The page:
Medicine to Congress: Don’t Give Health Plans More Leverage
By Joey Berlin

US capitol

The federal government should take a balanced approach to surprise medical bills that includes commercially reasonable upfront payments and independent arbitration, the Texas Medical Association and many other medical societies are telling key members of Congress.

TMA, the American Medical Association (AMA), and 109 other state medical societies and national specialty societies wrote to leadership in both chambers of Congress to offer medicine’s take on the current debate in Washington over surprise billing.

Congress is considering several competing measures that would take the patient out of the middle of haggling between physicians and insurers over out-of-network bills. Those measures, however, include government rate-setting language that medicine believes would give health plans too much power to determine physician payments.

“After ensuring that patients are protected, it is essential that any legislation does not create new imbalances in the private health care marketplace,” the identical letters to House and Senate leaders said. “The health insurance market is already heavily consolidated, which can result in artificially low payment rates and anticompetitive harms to both consumers and providers of care. We are highly concerned that the rate-setting provisions in current bills further shift marketplace leverage to health insurers at the expense of providers. As a consequence, this imbalance will likely lead to access problems for patients seeking hospital-based care from on-call specialists, as well as precipitate staffing shortages in rural areas and other underserved communities.”

In the letters, medicine advocates for independent dispute resolution (IDR), an arbitration process that would “incentivize health insurers to make a fair initial offer of payment for out-of-network care … while also preventing bills from physicians or other providers that are outside generally acceptable ranges.”

IDR also should encourage health plans and practitioners to contract for in-network care, the letter adds. It cites IDR’s success as part of New York’s system, which that state’s Department of Financial Services says has saved New York more than $400 million in emergency services and reduced out-of-network billing by 34%.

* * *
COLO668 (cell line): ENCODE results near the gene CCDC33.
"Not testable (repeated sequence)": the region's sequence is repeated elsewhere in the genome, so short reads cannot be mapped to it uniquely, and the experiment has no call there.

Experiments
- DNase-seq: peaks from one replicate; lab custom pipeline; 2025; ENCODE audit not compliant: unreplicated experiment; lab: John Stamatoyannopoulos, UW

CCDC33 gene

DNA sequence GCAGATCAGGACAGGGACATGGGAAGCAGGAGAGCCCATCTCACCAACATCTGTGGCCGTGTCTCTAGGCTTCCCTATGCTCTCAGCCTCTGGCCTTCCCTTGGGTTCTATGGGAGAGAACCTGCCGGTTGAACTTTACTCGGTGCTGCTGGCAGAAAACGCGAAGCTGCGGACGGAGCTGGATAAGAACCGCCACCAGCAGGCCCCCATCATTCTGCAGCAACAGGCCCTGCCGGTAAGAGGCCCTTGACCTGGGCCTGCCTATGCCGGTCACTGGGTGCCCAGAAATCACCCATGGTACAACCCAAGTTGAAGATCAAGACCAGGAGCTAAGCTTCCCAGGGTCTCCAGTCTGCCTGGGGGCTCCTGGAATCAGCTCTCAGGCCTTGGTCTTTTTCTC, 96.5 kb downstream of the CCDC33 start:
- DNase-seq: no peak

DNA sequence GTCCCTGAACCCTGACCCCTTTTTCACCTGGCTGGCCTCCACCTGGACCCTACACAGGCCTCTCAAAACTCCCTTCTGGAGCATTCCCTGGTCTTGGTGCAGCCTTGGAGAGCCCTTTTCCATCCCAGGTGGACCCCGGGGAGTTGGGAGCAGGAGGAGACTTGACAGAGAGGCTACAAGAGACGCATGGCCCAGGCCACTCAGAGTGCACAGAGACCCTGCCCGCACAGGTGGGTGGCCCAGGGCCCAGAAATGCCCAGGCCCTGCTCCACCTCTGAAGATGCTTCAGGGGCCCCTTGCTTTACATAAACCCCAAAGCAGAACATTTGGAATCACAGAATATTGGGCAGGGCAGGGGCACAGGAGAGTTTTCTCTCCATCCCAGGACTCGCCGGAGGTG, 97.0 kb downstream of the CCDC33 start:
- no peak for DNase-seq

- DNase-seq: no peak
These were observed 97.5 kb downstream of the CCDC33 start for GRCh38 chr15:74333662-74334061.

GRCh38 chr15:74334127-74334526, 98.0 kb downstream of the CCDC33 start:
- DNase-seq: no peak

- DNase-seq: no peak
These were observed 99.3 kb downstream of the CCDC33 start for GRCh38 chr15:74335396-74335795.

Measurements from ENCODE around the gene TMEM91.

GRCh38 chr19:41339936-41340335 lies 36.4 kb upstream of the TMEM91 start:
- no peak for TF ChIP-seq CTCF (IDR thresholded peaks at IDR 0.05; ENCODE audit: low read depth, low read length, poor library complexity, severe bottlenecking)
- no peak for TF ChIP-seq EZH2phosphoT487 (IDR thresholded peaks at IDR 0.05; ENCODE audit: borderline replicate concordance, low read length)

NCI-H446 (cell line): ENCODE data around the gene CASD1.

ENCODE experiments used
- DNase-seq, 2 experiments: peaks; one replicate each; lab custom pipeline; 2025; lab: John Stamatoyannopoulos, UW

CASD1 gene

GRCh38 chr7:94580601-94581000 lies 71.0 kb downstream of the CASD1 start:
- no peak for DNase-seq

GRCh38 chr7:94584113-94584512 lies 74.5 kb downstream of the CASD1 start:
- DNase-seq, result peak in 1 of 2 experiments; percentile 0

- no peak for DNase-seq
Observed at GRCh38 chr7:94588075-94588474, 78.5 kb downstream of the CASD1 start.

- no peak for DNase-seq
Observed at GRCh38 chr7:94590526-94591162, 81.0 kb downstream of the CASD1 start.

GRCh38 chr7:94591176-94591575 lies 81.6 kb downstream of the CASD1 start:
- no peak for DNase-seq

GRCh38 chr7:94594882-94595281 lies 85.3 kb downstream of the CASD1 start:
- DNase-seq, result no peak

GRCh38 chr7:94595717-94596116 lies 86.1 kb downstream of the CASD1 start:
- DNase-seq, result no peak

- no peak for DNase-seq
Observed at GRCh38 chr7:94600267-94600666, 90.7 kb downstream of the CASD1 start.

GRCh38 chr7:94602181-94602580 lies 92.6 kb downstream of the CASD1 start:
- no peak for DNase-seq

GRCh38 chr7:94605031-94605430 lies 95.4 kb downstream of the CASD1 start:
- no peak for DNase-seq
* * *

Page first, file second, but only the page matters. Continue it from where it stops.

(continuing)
The current version of HR 3630 – the No Surprises Act by Reps. Frank Pallone (D-N.J.) and Greg Walden (R-Ore.) – includes independent arbitration for bills with a median in-network rate greater than $1,250.

“The IDR process should be structured so that a range of factors is considered in determining a mutually fair payment – such as the complexity of the service rendered, the experience of the physician providing the service, the rate that physicians or other providers charge for the service in a geographic area, and commercial insurance data from an independent and transparent source,” medicine’s letters said.

The letters also call for Congress to hold insurers accountable “for addressing their own contributions to the problem,” saying surprise-billing legislation should include strong and enforceable network adequacy requirements.

TMA has been fighting hard this year to ensure that HR 3630, along with a similar Senate bill, takes the patient out of the middle of out-of-network payment disputes but doesn’t give health insurance companies complete control over what they pay out-of-network physicians.

As part of that effort, you are encouraged to contact your U.S. representative and senators to support the Protecting People from Surprise Medical Bills Act, sponsored by Congressmen Raul Ruiz (D-Calif.) and Phil Roe, MD (R-Tenn.), which is based on the New York model.

Last Updated On

October 24, 2019

Joey Berlin

Associate Editor

(512) 370-1393
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Joey Berlin is associate editor of Texas Medicine. His previous work includes stints as a reporter and editor for various newspapers and publishing companies, and he’s covered everything from hard news to sports to workers’ compensation. Joey grew up in the Kansas City area and attended the University of Kansas. He lives in Austin.

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